How Do Ball Bearings Reduce Friction of Moving Parts?

January 29, 2019

Ball bearings are what most folks think about when they imagine rolling elements. Sure, a proprietary roller type will handle a predetermined frictional load, but these elements aren’t exactly versatile. They’re built to satisfy specialized rotating applications. As for ball bearings, they can rotate in any direction, as directed by multiple loading forces.

Ball Bearings Are Vectorless Assets

Rolling radially, several contact points on each ball run along the twin races. The motion is predictable, the loading effect determined, and the circumferential spin maintained until the radial energy is removed. If other directional vectors are supplemented, then the balls easily adjust in response to the secondary forces. Again, specialized rolling-element types find it hard to adapt like this because they’re designed to roll in a single direction. Multi-directional assets by design, ball bearings are built to slide past one another while they rotate around a fixed axis, and they also absorb significant quantities of thrust energy. An oily film makes the sliding action possible, of course.

Fundamental Omnidirectional Rolling Aptitude

There are other sliding part forms in engineering science. They slip past each other, again as permitted by a lubricating film. For ball bearings, the sliding principle is in play, with oil again helping the frictionless motion, but now the curved spheroids introduce a rolling motion to the device configuration. Also, because there are instantaneous points of contact, there’s a stationary component ingrained in the component mix. Picture the interior of the bearing. There are few contact points, polished metal or ceramic surfaces on each ball, and they’re racing down the interior surfaces of the bearing rings. Strange, on viewing the matter from a theoretical perspective, maybe ball bearings shouldn’t even need a lubricant, but that’s a ludicrous thought, right?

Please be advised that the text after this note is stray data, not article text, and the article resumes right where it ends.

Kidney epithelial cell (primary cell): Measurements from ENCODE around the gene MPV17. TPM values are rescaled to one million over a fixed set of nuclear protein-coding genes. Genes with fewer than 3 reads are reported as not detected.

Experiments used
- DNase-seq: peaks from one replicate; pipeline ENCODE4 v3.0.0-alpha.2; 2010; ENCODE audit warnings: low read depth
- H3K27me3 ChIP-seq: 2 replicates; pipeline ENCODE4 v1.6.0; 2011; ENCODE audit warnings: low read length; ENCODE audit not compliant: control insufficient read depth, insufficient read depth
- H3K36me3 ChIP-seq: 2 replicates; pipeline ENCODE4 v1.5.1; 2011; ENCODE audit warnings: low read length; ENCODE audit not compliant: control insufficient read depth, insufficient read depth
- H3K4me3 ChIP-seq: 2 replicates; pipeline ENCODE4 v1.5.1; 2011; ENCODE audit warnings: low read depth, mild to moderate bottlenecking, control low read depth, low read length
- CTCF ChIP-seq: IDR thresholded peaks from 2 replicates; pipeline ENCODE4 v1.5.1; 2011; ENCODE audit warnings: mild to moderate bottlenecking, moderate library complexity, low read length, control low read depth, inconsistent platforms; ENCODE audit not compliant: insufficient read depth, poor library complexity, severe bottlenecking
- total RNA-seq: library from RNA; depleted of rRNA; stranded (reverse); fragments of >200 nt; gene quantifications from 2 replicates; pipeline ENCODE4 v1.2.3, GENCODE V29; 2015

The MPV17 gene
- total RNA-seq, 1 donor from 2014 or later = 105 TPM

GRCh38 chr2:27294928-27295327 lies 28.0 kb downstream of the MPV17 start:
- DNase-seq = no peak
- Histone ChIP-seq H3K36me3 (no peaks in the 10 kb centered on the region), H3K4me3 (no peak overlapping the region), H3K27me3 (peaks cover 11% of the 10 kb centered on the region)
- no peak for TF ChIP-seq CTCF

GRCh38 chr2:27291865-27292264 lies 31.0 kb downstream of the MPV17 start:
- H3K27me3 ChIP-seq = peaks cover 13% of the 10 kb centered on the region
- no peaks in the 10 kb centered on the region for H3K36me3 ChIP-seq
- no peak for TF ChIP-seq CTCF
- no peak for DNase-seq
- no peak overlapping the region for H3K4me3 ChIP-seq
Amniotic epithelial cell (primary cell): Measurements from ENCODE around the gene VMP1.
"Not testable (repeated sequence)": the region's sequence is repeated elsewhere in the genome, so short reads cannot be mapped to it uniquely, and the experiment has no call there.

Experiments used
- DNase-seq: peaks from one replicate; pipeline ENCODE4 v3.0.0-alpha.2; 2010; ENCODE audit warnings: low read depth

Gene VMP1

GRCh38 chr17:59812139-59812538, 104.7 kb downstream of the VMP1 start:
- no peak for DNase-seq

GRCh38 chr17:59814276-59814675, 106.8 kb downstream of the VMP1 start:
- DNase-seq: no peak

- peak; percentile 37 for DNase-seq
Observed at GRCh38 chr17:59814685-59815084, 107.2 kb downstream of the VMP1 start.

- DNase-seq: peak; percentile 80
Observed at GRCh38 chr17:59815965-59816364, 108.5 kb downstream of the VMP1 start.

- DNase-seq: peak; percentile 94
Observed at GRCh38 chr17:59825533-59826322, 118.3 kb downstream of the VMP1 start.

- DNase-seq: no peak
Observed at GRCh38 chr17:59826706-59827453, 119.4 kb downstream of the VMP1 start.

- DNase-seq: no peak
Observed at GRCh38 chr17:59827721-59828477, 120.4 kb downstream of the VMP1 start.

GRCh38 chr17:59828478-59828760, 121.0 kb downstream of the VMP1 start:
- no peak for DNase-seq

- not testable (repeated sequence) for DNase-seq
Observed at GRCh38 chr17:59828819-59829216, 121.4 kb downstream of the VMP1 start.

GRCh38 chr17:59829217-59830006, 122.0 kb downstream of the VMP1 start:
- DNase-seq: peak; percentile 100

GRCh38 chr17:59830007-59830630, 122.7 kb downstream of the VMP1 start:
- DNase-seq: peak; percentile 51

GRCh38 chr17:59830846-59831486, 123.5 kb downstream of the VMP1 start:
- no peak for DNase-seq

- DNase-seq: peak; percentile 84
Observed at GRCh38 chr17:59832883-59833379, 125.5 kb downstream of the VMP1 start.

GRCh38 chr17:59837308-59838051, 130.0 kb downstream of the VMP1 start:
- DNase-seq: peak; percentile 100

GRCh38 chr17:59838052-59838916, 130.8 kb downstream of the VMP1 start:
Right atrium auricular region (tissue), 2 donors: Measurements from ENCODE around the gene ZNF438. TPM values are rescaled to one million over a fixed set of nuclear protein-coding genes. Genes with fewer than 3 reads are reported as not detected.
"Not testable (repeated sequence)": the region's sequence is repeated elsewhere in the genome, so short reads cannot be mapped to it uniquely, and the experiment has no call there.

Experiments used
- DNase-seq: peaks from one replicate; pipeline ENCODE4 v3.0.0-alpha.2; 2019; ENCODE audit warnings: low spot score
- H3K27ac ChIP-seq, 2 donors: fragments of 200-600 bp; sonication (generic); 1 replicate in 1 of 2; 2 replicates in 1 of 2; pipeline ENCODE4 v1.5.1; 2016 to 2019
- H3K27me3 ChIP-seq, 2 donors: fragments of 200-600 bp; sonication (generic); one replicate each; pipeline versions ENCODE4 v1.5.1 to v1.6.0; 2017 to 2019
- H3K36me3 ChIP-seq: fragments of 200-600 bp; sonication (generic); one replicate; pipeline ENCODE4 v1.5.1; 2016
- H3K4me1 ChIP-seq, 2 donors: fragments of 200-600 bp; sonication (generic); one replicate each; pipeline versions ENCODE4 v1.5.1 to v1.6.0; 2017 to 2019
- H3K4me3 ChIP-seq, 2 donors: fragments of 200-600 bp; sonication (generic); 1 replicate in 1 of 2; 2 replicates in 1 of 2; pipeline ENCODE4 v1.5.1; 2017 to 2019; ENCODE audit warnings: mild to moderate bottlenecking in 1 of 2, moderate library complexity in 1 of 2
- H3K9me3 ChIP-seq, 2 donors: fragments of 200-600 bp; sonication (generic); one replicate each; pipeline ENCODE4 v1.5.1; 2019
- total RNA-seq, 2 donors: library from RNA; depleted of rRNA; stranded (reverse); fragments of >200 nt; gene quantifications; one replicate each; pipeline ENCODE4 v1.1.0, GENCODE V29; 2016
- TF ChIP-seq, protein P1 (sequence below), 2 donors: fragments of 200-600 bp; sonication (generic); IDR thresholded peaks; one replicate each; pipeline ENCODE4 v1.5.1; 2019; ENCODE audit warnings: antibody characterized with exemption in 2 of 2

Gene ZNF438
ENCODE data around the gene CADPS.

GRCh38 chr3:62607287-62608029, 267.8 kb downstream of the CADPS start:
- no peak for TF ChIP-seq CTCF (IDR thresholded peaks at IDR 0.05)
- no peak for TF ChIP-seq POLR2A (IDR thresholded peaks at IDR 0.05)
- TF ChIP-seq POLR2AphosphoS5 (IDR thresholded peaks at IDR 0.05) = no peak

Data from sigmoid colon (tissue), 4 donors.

Ball Bearing Limitations 

Indeed it is, because the spheroids are made of real-world materials, and materials always come with manufacturing imperfections. Polished or not, the points at which the balls touch one another and the two rings will result in friction. Therefore, although this bearing type can handle different loading forces, it is best used as a general purpose solution. Otherwise, placed under a heavy load, the tiny contact zones will generate so much heat, they’ll weld to one another. Improving their handling capabilities, advanced lubricants make these all-around friction mitigators tough and versatile.

What’s a ball bearings finest feature? That’s simple, ball bearings can roll in any direction. But wait, that same benefit can become a drawback. Because spherical bearings can only make contact at a handful of reduced area points, they generate heat at those small-surface zones. As that heat increases, perhaps because of a heavier load or a ball surface imperfection, the balls produce micro-welds and fail.

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